A new book by Kellogg Institute Faculty Fellow Marisel Moreno documents the journey many migrants take to the United States: crossing the Caribbean. While much debate about undocumented migration of Latin Americans invariably focus on the southern US border, Crossing Waters: Undocumented Migration in Hispanophone Caribbean and Latinx Literature & Art (University of Texas Press, 2022) delves into the experiences of the often-ignored migrants crossing into the country by water. 

Analyzing works by novelists, short-story writers, poets, and visual artists, Moreno shines a spotlight on the plight that these migrants face. In some cases, Puerto Rico takes on a new role as a stepping-stone to the continental United States and the society migrants will join there. Meanwhile the land border between Haiti and the Dominican Republic, the only terrestrial border in the Hispanophone Caribbean, emerges as a complex space within this cartography of borders. And while the Border Patrol occupies US headlines, the Coast Guard occupies the nightmares of refugees.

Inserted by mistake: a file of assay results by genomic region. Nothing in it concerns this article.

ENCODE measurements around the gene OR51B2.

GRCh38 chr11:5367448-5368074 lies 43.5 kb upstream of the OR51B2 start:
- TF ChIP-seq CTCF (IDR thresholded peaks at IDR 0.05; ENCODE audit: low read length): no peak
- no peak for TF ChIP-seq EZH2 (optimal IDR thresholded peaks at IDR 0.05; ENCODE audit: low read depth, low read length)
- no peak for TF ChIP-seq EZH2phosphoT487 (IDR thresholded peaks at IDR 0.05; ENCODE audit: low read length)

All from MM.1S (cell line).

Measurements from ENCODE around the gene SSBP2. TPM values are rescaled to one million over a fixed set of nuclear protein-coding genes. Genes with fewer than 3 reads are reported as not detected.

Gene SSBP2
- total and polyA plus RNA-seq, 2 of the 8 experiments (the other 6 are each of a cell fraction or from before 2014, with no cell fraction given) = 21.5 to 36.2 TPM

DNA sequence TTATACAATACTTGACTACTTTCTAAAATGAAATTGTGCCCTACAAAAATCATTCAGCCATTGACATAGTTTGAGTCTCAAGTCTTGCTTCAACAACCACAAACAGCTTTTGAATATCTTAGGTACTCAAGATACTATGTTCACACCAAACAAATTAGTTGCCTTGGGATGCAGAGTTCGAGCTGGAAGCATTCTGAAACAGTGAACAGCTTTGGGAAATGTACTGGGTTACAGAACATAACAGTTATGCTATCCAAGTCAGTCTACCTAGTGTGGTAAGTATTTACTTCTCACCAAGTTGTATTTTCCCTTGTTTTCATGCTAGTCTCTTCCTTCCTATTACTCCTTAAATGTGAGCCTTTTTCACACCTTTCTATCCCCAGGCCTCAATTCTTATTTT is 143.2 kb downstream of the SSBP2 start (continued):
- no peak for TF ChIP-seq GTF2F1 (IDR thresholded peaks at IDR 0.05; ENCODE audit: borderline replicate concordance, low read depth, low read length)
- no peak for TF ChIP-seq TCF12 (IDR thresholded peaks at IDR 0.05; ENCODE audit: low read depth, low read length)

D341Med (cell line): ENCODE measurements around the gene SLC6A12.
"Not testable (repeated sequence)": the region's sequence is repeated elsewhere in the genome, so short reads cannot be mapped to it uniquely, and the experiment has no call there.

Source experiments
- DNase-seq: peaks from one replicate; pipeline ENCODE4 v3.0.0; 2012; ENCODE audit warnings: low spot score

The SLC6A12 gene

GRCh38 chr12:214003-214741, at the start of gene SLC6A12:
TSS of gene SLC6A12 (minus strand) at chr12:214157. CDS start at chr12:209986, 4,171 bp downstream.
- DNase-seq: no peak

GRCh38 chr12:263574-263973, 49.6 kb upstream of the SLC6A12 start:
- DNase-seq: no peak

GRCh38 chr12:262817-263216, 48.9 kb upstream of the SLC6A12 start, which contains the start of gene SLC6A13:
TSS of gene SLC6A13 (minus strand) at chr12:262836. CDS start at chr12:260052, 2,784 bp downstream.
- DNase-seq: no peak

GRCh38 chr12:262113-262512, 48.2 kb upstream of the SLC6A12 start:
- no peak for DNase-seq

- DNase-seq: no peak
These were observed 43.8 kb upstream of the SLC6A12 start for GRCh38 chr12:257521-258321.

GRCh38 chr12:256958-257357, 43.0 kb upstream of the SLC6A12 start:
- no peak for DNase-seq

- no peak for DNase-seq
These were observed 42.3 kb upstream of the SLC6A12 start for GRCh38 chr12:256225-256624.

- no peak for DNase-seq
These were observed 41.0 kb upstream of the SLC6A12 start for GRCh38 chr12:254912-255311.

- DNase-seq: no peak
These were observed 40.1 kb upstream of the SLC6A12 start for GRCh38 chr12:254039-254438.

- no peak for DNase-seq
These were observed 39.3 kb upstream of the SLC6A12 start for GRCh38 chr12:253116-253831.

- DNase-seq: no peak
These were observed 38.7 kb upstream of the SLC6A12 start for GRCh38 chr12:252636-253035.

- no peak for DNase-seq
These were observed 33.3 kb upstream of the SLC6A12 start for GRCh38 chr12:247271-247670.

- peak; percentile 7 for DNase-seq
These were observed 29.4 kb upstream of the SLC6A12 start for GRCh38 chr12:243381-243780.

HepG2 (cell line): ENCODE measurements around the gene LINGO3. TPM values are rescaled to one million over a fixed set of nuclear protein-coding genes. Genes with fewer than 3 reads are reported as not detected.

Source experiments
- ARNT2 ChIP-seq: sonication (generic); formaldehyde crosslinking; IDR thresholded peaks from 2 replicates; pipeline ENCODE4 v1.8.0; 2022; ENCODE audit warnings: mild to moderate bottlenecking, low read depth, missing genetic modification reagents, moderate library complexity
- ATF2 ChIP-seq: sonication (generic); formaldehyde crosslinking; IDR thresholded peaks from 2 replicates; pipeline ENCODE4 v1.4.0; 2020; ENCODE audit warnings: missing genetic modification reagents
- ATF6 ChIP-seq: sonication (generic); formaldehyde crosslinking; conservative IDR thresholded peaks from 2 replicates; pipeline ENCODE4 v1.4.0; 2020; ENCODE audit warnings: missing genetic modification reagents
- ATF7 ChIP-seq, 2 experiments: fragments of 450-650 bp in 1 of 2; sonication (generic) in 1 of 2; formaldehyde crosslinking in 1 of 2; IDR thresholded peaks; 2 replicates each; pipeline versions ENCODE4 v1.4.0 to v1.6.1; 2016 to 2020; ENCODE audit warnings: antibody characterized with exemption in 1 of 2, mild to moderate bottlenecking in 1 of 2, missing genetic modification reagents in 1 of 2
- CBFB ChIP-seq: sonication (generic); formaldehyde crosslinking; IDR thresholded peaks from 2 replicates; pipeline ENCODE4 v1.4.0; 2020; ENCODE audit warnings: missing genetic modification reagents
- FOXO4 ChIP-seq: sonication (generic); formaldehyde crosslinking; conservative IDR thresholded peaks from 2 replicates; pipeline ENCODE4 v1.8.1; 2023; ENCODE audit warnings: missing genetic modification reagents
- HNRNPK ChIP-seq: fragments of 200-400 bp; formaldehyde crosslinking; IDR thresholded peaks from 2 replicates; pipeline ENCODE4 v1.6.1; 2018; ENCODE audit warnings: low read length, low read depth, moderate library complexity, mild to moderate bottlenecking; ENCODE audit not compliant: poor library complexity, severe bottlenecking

An untold story filled with beauty, possibility, and sorrow, Crossing Waters encourages rethinking the geography and experience of undocumented migration and the role that the Caribbean archipelago plays as a border zone.